Could Weaker Lines Prevent Catastrophe in Ukraine?

Experts mull how to keep Zaporizhzhia’s nuclear reactors offline and cool

5 min read

satellite view of earth with green boxes, tan lines and red circles

This is a satellite view of the Zaporizhzhia nuclear power plant in southeastern Ukraine.


A thick fog of war has enveloped Ukraine’s Zaporizhzhia power plant since Russian forces seized it 16 months ago. And the crisis has only hit new levels in recent weeks. Europe’s largest nuclear power plant lies on the front line amid a Ukrainian counteroffensive whose full firepower remains to be unleashed. Russia’s readiness to wreak havoc appears both larger and less predictable after the destruction of the Kakhovka Dam and an armed rebellion aimed at Moscow. And both sides have been warning that the other is preparing a nuclear provocation at the Zaporizhzhia plant.

Independent nuclear experts inside and outside Ukraine offer varying and at times contradictory assessments of the likelihood that the conflict will spark a radiological catastrophe. But all agree on one fact: the risk of a meltdown that spreads radioactive poisons across the region would be greater if fission reactions at the plant had not ceased 10 months ago.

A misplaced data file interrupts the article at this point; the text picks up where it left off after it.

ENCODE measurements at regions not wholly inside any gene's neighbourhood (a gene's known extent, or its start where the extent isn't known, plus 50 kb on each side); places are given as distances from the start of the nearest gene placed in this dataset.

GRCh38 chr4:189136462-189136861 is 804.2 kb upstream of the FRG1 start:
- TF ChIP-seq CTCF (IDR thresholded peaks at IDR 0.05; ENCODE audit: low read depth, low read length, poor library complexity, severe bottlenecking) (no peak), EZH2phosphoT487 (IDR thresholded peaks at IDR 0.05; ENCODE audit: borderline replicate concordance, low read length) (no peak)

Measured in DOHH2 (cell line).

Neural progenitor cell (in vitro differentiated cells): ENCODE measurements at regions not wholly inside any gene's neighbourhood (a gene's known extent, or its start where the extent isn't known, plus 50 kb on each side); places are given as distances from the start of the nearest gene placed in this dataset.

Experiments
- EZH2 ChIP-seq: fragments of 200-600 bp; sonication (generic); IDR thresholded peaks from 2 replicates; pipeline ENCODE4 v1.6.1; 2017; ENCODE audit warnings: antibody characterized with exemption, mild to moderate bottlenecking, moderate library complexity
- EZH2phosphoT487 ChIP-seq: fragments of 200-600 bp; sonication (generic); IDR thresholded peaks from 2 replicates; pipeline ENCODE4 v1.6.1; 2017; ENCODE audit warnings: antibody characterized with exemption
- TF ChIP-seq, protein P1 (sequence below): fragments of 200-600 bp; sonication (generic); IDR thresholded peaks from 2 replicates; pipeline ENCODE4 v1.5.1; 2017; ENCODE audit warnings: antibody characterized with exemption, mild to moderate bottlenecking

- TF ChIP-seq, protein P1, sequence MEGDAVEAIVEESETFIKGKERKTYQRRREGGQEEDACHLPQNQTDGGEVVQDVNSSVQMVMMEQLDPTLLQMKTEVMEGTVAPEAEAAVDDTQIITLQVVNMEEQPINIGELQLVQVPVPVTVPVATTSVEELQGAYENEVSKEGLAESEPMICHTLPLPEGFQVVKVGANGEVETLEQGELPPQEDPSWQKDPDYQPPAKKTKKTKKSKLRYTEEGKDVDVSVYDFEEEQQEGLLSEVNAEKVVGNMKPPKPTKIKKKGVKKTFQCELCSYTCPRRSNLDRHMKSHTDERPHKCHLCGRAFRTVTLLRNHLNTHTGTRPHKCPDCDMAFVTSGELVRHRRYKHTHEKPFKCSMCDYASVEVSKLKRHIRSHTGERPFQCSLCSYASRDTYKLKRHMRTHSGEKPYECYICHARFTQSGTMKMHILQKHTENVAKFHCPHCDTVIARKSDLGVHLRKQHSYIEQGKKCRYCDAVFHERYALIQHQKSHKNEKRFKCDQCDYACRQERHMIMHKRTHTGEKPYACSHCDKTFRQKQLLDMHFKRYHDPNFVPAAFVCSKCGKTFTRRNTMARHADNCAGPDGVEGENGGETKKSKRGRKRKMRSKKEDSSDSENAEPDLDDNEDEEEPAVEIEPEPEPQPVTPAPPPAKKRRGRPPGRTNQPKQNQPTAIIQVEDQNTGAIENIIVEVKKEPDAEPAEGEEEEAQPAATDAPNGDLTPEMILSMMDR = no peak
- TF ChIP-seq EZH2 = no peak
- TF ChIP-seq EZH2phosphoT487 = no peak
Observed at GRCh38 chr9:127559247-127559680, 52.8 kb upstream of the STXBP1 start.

In turn, one of the situation’s biggest intangibles is whether Russia will keep Zaporizhzhia’s half-dozen reactors offline, and how Ukraine and the international community might ensure that they do. The focus inside Ukraine is on the embattled plant’s reactor-generator Unit 5, which the plant’s Russian occupiers have kept in a state of “hot shutdown“—a mode of reactor shutdown, as contrasted to a cold shutdown, in which the reactor’s fuel goes relatively cold.

Unit 5’s main pumps continue to circulate cooling water and generate steam, and that means its reactor could be restarted in a matter of hours—regenerating dangerous, short-lived fission products such as radioactive iodines and multiplying by an order of magnitude the heat pouring off the reactor.

Grid operator Ukrenergo urged Ukrainians to use restraint amid hot weather.

In that scenario, an incident that knocked out the plant’s safety systems could cause radioactive release of regional significance, according to a 1 June LinkedIn article posted by Georgiy Balakan, a former special advisor to the president of Energoatom, Ukraine’s state-owned nuclear generator. “The countdown will go not to 10 days before the damage to the core, but to hours,” wrote Balakan.

Power demand will be much higher come this winter. And there is no sign that Russia will stop targeting Ukraine’s energy infrastructure.

For a month now, Rosatom, the Russian state-owned nuclear energy giant operating the occupied plant, has ignored repeated orders by Ukraine’s nuclear regulator to turn off Unit 5’s big pumps and cool it down. The State Nuclear Regulatory Inspectorate of Ukraine cites water supplies diminished by the dam’s destruction, as well as the deteriorated conditions on-site under Russian occupation.